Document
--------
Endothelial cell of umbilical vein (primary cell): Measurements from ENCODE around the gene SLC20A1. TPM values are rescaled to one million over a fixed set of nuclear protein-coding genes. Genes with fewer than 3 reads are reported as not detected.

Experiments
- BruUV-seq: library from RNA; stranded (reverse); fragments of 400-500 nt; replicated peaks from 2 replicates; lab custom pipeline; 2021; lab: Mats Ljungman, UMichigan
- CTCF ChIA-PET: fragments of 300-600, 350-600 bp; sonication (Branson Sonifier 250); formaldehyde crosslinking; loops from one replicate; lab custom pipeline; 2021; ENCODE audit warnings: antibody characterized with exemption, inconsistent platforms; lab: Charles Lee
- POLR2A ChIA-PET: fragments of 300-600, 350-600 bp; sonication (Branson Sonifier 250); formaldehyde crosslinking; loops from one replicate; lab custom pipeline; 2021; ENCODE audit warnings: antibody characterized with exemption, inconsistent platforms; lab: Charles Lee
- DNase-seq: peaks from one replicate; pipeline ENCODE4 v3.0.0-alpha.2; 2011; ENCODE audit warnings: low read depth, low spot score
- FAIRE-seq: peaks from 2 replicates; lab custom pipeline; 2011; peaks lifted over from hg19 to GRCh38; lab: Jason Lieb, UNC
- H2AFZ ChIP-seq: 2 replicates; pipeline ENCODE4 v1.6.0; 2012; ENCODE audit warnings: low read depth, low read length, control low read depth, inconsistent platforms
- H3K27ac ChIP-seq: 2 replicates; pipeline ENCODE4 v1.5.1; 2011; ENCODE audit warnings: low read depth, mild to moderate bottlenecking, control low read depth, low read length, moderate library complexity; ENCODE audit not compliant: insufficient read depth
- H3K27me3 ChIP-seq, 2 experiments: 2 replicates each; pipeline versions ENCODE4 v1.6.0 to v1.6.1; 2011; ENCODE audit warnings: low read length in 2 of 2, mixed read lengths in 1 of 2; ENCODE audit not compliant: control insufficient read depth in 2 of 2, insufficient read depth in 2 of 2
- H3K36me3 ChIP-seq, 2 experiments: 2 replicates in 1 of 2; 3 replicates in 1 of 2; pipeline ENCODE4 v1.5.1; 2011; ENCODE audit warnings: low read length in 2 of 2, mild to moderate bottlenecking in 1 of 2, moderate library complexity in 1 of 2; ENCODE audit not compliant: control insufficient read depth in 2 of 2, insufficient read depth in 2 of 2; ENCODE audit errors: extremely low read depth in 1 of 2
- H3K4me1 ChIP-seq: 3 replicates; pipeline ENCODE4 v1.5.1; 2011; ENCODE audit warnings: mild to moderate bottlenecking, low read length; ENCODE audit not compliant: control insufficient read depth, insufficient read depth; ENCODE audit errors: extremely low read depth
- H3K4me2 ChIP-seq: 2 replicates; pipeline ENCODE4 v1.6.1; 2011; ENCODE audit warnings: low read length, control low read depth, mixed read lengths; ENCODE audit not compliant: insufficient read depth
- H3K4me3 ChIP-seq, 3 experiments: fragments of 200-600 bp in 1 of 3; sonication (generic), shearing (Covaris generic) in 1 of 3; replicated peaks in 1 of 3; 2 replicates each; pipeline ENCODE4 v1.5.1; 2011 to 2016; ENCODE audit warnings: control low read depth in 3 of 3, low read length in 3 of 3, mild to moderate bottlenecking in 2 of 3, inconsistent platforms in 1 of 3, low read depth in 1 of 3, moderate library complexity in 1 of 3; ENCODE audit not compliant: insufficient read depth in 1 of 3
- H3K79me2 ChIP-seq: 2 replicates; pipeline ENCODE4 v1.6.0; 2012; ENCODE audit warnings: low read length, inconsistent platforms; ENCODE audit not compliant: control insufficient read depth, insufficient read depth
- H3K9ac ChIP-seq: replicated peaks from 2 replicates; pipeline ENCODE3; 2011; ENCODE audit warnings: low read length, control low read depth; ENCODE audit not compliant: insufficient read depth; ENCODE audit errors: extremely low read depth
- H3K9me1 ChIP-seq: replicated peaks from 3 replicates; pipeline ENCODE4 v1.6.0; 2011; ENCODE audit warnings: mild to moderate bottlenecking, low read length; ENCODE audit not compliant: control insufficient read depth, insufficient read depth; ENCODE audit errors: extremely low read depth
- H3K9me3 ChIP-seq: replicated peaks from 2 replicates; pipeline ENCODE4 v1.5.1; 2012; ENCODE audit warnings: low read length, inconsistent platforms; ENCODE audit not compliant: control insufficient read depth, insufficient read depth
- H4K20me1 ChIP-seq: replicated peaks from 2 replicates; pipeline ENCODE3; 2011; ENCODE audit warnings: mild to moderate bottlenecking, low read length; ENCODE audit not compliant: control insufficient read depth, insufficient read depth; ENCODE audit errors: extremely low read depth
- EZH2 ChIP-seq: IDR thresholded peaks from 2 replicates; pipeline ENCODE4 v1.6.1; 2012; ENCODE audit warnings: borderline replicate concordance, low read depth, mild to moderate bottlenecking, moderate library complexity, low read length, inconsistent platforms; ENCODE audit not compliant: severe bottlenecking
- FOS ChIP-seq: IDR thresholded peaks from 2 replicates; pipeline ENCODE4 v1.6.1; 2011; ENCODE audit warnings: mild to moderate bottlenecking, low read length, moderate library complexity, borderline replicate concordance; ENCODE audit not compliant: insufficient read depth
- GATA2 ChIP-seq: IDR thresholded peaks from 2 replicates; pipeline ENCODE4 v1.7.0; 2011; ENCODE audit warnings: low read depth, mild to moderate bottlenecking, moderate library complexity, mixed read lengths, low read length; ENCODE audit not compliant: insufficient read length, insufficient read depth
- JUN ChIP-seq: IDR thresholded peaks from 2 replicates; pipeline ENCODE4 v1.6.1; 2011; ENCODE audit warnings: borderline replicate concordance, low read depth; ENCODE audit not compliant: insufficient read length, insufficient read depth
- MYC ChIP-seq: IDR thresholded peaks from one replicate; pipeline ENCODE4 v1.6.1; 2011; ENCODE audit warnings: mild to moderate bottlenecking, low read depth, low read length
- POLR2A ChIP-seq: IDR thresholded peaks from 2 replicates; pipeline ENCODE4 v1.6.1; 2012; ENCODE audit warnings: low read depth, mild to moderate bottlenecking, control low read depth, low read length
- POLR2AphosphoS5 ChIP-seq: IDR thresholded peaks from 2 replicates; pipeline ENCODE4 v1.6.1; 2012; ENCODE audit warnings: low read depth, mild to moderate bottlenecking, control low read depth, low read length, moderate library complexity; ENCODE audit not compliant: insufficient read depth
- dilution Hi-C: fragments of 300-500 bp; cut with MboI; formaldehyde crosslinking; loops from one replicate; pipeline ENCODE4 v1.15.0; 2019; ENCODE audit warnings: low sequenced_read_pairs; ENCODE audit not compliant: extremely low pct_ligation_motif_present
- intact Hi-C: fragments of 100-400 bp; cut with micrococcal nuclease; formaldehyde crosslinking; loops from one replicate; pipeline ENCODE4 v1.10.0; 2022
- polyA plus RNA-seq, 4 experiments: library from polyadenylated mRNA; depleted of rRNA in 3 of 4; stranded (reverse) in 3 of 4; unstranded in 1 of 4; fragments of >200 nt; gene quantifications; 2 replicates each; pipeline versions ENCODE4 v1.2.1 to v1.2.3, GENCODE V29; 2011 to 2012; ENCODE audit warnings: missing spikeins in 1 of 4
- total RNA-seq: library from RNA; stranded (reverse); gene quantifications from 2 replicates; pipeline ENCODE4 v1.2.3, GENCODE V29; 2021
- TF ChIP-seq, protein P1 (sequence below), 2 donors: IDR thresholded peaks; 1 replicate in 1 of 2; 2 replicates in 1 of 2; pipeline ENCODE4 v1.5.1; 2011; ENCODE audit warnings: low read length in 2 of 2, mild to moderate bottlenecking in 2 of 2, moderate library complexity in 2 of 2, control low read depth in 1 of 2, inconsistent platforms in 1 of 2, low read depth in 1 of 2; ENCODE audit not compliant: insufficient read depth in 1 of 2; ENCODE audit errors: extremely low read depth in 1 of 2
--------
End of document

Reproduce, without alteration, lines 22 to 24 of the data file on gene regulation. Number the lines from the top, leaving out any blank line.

- GATA2 ChIP-seq: IDR thresholded peaks from 2 replicates; pipeline ENCODE4 v1.7.0; 2011; ENCODE audit warnings: low read depth, mild to moderate bottlenecking, moderate library complexity, mixed read lengths, low read length; ENCODE audit not compliant: insufficient read length, insufficient read depth
- JUN ChIP-seq: IDR thresholded peaks from 2 replicates; pipeline ENCODE4 v1.6.1; 2011; ENCODE audit warnings: borderline replicate concordance, low read depth; ENCODE audit not compliant: insufficient read length, insufficient read depth
- MYC ChIP-seq: IDR thresholded peaks from one replicate; pipeline ENCODE4 v1.6.1; 2011; ENCODE audit warnings: mild to moderate bottlenecking, low read depth, low read length